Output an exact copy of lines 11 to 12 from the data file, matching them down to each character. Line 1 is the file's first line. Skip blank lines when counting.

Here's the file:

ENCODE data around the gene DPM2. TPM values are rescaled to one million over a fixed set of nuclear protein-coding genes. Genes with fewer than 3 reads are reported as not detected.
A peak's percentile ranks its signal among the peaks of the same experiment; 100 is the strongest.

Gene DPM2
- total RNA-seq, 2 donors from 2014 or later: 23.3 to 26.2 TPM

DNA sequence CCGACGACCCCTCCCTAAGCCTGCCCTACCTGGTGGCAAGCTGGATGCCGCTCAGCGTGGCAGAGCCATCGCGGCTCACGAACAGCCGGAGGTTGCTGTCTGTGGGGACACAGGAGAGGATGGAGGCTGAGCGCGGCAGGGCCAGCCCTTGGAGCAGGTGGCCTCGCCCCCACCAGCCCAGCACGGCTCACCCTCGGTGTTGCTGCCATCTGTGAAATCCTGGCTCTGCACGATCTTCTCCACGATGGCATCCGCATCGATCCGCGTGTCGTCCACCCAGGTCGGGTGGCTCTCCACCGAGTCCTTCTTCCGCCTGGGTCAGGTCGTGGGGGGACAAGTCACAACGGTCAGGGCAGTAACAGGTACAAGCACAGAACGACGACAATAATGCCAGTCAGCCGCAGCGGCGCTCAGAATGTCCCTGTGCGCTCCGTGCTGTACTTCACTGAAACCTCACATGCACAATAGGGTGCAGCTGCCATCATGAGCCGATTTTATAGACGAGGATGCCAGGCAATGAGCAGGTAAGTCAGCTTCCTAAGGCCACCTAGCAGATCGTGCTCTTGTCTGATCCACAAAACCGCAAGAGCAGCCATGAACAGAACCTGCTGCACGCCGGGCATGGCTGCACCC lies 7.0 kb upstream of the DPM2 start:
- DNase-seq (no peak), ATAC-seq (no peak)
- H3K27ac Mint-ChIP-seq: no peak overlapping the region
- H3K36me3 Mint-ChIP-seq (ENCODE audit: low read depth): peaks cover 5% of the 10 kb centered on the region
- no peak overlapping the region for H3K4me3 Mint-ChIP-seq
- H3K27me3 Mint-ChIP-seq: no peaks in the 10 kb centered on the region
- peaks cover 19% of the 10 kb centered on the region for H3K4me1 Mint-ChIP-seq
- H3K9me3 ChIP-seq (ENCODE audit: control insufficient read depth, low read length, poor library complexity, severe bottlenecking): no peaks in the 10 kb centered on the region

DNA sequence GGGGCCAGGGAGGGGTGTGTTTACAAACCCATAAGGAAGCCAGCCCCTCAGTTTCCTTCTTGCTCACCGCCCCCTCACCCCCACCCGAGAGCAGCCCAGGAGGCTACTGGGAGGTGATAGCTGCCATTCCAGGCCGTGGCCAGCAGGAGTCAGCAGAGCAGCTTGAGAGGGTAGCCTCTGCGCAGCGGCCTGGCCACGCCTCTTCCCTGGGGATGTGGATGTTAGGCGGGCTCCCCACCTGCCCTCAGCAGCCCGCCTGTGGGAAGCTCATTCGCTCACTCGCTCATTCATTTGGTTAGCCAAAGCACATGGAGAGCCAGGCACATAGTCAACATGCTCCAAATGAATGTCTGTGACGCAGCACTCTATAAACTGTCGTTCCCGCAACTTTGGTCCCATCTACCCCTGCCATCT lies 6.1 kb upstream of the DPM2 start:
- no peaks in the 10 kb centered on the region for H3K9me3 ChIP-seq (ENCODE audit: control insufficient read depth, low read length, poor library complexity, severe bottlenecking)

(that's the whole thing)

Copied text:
- peaks cover 19% of the 10 kb centered on the region for H3K4me1 Mint-ChIP-seq
- H3K9me3 ChIP-seq (ENCODE audit: control insufficient read depth, low read length, poor library complexity, severe bottlenecking): no peaks in the 10 kb centered on the region